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Thursday, July 18, 2024

Pensions: a never ending flow of money from the exchequer?

While the demand for pensions keeps rising, there is no money in the kitty to pay. It may have a sad ending as it is not an act of comedy performed at weddings.

The pensions burden on the national exchequer has crossed the trillion-rupee mark. At Rs 1.1 trillion it is about 15 percent of the budget, with Rs 900 billion being the share of the provinces. I am fully supportive of the retirees as it was a part of their package when they were hired, but this system cannot continue any longer. If not stopped, first the provinces and then the country will go bankrupt.

Pensions should be replaced with provident fund

There has to be a change of direction. Starting from 2021, pensions should be replaced with gratuity and provident fund for all new inductees putting this colonial-era practice to an end. Pensions, Government Officers Residences(GORs) and membership of elite clubs were part of the colonization process together with several other perks.

Read more: PM Imran Khan increased EOBI Pensions

I remember on the sidewalk of the Charing Cross on the Mall, trained domestic help looking for work would gather to be picked up by prospective employers. Most of them carried ‘Letters of Recommendation’ from the colonial masters whom they had served. Some of them even had pensions coming from abroad. They were well trained and very competent but fussy as they had a secondary income.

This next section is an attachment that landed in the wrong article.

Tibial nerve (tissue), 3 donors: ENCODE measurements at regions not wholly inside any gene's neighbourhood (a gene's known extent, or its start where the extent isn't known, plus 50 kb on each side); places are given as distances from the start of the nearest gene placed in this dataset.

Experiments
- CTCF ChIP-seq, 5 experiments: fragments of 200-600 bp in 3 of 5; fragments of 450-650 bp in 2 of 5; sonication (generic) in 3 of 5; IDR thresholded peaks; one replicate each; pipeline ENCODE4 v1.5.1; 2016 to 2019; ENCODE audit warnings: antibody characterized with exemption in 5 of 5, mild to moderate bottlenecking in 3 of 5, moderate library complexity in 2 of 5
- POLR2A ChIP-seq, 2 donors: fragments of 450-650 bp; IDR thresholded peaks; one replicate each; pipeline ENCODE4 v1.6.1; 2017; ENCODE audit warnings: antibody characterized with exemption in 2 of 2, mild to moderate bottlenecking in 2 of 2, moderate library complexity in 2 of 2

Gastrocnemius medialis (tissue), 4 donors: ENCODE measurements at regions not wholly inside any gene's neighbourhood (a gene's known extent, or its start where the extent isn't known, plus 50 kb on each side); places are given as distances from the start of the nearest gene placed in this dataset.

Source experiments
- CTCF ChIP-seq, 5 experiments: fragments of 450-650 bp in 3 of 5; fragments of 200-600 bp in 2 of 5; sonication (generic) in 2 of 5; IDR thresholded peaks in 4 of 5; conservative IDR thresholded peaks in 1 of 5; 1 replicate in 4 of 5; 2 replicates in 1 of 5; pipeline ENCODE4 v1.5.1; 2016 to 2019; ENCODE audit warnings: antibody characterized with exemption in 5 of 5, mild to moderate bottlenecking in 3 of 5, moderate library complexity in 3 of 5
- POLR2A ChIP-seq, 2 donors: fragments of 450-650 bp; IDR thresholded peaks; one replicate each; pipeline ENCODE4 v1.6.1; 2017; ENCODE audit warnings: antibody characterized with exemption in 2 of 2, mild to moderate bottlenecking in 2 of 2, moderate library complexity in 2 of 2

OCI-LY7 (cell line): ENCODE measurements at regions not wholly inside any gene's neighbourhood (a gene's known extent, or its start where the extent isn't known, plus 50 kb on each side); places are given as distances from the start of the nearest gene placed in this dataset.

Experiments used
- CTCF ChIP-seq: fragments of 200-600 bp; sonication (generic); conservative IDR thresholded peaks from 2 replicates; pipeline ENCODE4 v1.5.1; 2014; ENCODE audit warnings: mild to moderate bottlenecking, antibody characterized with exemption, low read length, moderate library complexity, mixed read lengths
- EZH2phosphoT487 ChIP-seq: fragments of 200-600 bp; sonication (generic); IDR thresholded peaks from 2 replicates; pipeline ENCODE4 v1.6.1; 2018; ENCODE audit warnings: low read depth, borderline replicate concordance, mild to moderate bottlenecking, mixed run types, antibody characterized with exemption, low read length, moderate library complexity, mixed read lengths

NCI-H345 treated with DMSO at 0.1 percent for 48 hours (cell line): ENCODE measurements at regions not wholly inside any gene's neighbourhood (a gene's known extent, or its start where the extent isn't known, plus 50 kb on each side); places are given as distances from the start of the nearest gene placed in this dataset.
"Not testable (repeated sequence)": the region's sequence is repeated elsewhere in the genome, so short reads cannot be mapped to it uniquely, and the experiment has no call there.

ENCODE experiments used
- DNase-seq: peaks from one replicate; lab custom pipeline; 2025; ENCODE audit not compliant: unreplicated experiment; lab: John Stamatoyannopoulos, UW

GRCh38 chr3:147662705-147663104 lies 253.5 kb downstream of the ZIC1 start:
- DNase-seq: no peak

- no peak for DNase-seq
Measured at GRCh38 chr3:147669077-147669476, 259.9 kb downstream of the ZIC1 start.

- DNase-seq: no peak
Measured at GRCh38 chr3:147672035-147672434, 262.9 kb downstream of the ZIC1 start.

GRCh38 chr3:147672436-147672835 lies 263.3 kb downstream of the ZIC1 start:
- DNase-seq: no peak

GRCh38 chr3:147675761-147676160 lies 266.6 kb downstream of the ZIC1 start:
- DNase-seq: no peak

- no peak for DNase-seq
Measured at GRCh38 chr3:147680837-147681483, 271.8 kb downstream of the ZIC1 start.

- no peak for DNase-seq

My father preferred them as their presentation and demeanour was impressive, but my mother never got along with them as according to her they considered themselves to be master chefs or ‘Lat Sahib’ and would refuse to indulge in menial kitchen work like washing the dishes or cutting the vegetables. The poor fellows never survived for long in local kitchens and had to rely on their pensions coming from ‘gora memsahib’.

Most of us who started working in Grade 17 drew salary in hundreds while the pensions are now in lakhs, the system has finally dried up

Gradually they faded away but unfortunately, our royal colonial bureaucracy and their GORs survived together with their pensions to rule over us, the so-called free people of the land of the pure. The burden has now become unbearable, so no more pensions. Like the pensionable ‘Master Chefs of Charing Cross’ faded away, this system of pensions should now be replaced with better sustainable and self-generating funds.

The current system is a levy on the budget with no long-term planning or back-up accumulated funds. The provident fund approach, which is now prevalent in the world, is self-generating. The employee contribution is matched by the employer and deposited into a retirement account.

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These funds are then invested to yield profits. At the time of retirement, the employees receive the entire amount and are then largely on their own while the role of the state ends.

Pension: a long term, never-ending flow of money?

In the current arrangement, the retiree receives a monthly pension, and after the death of the retired employee, the wife is entitled to this money, and in after her death the unmarried daughter.

It is a long term unending outflow of money for which no thinking has been done in the last 72 years. Most of us who started working in Grade 17 drew salary in hundreds while the pensions are now in lakhs, the system has finally dried up.